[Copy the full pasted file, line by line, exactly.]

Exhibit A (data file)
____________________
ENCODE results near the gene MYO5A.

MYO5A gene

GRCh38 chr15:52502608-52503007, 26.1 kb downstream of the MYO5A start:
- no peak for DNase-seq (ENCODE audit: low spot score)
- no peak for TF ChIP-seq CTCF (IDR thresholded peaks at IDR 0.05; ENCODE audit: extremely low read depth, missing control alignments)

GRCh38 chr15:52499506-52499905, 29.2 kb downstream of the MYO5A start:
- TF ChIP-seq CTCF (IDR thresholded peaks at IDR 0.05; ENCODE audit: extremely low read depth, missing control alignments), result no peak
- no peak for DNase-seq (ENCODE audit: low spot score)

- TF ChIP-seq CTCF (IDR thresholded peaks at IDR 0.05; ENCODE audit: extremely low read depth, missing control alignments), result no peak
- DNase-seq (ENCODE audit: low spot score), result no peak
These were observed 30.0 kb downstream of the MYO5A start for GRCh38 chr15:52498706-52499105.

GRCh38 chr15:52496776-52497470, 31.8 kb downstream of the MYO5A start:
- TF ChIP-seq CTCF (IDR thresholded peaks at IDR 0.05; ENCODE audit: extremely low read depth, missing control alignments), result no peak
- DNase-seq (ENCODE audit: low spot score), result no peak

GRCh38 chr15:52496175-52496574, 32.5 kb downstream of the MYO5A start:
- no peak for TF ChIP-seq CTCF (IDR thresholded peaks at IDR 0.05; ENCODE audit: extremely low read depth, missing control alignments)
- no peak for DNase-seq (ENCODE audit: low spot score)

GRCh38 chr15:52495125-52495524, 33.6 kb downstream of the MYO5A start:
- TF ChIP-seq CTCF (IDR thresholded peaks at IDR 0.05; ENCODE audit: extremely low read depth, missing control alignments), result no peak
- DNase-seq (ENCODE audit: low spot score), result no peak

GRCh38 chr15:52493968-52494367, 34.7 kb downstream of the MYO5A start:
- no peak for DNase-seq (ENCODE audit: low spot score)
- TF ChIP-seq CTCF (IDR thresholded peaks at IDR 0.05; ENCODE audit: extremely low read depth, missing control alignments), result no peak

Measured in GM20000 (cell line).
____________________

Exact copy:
ENCODE results near the gene MYO5A.

MYO5A gene

GRCh38 chr15:52502608-52503007, 26.1 kb downstream of the MYO5A start:
- no peak for DNase-seq (ENCODE audit: low spot score)
- no peak for TF ChIP-seq CTCF (IDR thresholded peaks at IDR 0.05; ENCODE audit: extremely low read depth, missing control alignments)

GRCh38 chr15:52499506-52499905, 29.2 kb downstream of the MYO5A start:
- TF ChIP-seq CTCF (IDR thresholded peaks at IDR 0.05; ENCODE audit: extremely low read depth, missing control alignments), result no peak
- no peak for DNase-seq (ENCODE audit: low spot score)

- TF ChIP-seq CTCF (IDR thresholded peaks at IDR 0.05; ENCODE audit: extremely low read depth, missing control alignments), result no peak
- DNase-seq (ENCODE audit: low spot score), result no peak
These were observed 30.0 kb downstream of the MYO5A start for GRCh38 chr15:52498706-52499105.

GRCh38 chr15:52496776-52497470, 31.8 kb downstream of the MYO5A start:
- TF ChIP-seq CTCF (IDR thresholded peaks at IDR 0.05; ENCODE audit: extremely low read depth, missing control alignments), result no peak
- DNase-seq (ENCODE audit: low spot score), result no peak

GRCh38 chr15:52496175-52496574, 32.5 kb downstream of the MYO5A start:
- no peak for TF ChIP-seq CTCF (IDR thresholded peaks at IDR 0.05; ENCODE audit: extremely low read depth, missing control alignments)
- no peak for DNase-seq (ENCODE audit: low spot score)

GRCh38 chr15:52495125-52495524, 33.6 kb downstream of the MYO5A start:
- TF ChIP-seq CTCF (IDR thresholded peaks at IDR 0.05; ENCODE audit: extremely low read depth, missing control alignments), result no peak
- DNase-seq (ENCODE audit: low spot score), result no peak

GRCh38 chr15:52493968-52494367, 34.7 kb downstream of the MYO5A start:
- no peak for DNase-seq (ENCODE audit: low spot score)
- TF ChIP-seq CTCF (IDR thresholded peaks at IDR 0.05; ENCODE audit: extremely low read depth, missing control alignments), result no peak

Measured in GM20000 (cell line).